Three of the Music Department’s PhD candidates presented papers earlier this month at the joint Royal Musical Association/British Forum for Ethnomusicology annual conference for research students. The conference took place over three days at Canterbury Christ Church University, and had as its theme ‘Exploring Musical Practice’.

Contributions from City students spanned a broad range of specialisms, from composition and the study of film music to ethnographic research on music scenes. Elizabeth Black discussed her approach to conceptualising texture in instrumental composition, with particular attention to the work of Panayiotis Kokoras and his notion of holophony. Roya Arab traced a history of the female voice in Iranian film music, noting its complex and shifting relationships to ideas of permissibility and representation. And Sam Mackay examined the interface of musical culture and gentrification in a central neighbourhood of Marseille, arguing that the particular sonic and spatial mediations of public music-making can generate both solidarities and fantasies in a context of contested social change.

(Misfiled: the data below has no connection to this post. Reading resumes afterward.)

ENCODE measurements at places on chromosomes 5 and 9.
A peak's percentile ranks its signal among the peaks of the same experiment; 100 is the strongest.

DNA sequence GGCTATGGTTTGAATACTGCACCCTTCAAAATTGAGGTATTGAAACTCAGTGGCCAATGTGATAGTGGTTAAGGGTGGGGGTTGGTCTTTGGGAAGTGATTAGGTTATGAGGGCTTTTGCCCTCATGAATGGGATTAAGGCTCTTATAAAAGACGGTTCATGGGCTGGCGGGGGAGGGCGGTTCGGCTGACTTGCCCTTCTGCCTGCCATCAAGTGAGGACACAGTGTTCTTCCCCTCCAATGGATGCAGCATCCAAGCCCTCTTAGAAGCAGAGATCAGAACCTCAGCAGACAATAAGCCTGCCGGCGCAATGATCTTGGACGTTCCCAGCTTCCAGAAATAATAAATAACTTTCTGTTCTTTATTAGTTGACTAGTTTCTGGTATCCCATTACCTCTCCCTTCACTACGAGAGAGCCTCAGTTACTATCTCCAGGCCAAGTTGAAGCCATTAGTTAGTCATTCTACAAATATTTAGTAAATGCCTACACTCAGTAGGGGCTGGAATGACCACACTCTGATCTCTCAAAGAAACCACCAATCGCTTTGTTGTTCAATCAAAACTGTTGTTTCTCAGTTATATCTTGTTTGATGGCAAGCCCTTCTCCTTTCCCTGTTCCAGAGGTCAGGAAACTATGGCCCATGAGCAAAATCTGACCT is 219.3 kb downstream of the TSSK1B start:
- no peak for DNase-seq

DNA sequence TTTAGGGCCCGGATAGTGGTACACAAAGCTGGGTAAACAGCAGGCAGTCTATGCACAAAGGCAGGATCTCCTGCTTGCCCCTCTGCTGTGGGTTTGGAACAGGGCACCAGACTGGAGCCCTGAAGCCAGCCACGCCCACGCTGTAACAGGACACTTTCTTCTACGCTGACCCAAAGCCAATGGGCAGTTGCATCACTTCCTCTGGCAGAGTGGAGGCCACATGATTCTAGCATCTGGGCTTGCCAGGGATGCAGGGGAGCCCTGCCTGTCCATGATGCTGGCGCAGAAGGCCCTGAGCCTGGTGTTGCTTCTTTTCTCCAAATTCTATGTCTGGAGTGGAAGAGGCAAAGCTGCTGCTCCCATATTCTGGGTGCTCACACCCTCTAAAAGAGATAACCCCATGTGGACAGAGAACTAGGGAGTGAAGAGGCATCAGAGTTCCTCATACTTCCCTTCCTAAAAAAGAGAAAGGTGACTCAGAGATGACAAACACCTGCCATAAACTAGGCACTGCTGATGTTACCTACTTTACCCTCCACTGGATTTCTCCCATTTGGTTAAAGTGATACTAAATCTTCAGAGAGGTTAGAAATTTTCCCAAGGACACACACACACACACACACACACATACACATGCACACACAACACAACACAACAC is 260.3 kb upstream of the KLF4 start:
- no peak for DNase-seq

Sam MacKay, PhD Student

Middle East and Central Asia Music Forum

This autumn, the Middle East and Central Asia Music Forum was held in a new, and fitting, location – the music department at SOAS. On Monday 7th November, we were treated to a full day of papers covering a fascinating range of topics, as well as some fantastic live performances. Thematically, the research presented tackled a wide range of ethnomusicological issues. Several papers dealt with the intersection of music and various contemporary political issues affecting the region, whereas others focussed directly on musical content itself, including improvisation, modes and recording techniques. Others still looked to the past; we were treated to some fascinating historical insights, and even listened to a band take itself back in time!